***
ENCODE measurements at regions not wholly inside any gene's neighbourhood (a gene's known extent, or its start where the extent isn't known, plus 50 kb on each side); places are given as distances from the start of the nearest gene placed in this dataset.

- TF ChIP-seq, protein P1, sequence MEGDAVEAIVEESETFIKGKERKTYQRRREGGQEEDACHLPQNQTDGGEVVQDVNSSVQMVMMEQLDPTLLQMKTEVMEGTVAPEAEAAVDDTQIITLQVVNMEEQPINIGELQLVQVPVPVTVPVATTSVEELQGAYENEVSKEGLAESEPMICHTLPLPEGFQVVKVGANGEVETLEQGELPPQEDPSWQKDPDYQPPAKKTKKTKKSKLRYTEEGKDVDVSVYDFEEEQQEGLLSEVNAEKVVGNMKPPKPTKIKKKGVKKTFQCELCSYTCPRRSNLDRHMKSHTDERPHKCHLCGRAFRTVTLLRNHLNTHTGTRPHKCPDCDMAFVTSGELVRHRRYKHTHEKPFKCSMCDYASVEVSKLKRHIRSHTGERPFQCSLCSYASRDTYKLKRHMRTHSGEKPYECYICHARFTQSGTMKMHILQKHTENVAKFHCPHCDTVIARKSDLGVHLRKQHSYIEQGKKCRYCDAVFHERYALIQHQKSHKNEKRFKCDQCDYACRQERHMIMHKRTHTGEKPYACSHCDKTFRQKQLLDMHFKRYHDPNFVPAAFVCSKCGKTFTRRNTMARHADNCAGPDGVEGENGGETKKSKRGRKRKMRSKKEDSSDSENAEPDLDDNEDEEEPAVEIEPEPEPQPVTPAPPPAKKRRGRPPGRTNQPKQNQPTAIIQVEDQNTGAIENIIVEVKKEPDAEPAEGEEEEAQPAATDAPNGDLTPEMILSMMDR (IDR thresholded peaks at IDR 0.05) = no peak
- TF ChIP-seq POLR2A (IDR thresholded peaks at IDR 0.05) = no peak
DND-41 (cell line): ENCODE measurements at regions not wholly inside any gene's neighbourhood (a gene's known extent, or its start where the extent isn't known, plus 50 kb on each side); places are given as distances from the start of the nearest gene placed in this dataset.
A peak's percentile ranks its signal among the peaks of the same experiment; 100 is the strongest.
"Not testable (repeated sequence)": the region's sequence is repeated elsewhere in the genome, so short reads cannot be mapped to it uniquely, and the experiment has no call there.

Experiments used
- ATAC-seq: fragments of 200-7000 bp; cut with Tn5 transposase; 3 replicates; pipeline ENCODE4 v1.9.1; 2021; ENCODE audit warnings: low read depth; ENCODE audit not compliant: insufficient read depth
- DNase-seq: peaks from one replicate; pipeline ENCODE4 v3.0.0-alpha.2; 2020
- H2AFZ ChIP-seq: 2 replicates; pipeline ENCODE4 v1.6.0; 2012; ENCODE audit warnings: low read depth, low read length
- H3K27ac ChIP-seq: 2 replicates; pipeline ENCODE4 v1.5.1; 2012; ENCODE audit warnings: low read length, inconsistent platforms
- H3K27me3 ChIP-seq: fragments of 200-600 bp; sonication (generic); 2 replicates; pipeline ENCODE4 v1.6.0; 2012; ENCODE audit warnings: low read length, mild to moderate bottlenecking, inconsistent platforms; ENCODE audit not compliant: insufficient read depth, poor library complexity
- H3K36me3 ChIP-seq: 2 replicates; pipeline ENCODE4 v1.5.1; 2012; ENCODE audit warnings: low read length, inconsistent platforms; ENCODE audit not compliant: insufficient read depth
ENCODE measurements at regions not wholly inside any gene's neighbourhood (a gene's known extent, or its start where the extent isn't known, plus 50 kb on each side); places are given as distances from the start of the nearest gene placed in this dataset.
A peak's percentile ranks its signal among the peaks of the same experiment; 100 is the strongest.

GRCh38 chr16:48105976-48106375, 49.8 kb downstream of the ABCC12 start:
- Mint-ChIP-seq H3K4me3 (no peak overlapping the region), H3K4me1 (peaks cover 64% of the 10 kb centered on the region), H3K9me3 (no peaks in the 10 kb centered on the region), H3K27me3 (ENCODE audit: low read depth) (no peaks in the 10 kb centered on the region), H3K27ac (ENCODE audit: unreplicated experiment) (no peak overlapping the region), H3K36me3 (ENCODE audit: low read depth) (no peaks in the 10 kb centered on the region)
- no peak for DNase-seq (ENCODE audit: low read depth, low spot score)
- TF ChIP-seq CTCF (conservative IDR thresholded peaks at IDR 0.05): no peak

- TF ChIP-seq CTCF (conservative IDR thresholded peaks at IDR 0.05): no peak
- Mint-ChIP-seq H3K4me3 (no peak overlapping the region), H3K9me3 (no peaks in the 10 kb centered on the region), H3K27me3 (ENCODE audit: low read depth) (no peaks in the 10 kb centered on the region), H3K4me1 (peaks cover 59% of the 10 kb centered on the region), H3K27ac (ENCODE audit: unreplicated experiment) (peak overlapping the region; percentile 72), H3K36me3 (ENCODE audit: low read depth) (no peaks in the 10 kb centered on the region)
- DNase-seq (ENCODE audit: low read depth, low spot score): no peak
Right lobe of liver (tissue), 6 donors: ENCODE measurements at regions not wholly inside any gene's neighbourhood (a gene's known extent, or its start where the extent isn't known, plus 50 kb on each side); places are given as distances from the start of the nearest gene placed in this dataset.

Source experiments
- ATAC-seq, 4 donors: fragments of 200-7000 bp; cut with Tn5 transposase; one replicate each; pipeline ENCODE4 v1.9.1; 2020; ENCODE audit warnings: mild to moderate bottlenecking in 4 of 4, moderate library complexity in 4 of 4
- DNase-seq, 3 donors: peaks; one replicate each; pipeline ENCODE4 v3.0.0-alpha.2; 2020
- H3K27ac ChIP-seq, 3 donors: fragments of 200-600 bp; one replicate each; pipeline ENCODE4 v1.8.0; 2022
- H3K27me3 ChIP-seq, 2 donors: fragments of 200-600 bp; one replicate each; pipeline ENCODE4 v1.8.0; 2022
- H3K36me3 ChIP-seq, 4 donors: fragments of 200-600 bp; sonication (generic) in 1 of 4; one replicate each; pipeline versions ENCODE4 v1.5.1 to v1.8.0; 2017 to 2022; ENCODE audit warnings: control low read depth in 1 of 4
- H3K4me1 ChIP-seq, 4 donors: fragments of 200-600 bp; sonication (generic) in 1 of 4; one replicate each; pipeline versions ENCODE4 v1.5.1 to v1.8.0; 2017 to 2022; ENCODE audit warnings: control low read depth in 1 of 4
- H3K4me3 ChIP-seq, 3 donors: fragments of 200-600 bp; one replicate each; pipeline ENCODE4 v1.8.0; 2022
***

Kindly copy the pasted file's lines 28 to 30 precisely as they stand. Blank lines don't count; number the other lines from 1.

- H3K27me3 ChIP-seq, 2 donors: fragments of 200-600 bp; one replicate each; pipeline ENCODE4 v1.8.0; 2022
- H3K36me3 ChIP-seq, 4 donors: fragments of 200-600 bp; sonication (generic) in 1 of 4; one replicate each; pipeline versions ENCODE4 v1.5.1 to v1.8.0; 2017 to 2022; ENCODE audit warnings: control low read depth in 1 of 4
- H3K4me1 ChIP-seq, 4 donors: fragments of 200-600 bp; sonication (generic) in 1 of 4; one replicate each; pipeline versions ENCODE4 v1.5.1 to v1.8.0; 2017 to 2022; ENCODE audit warnings: control low read depth in 1 of 4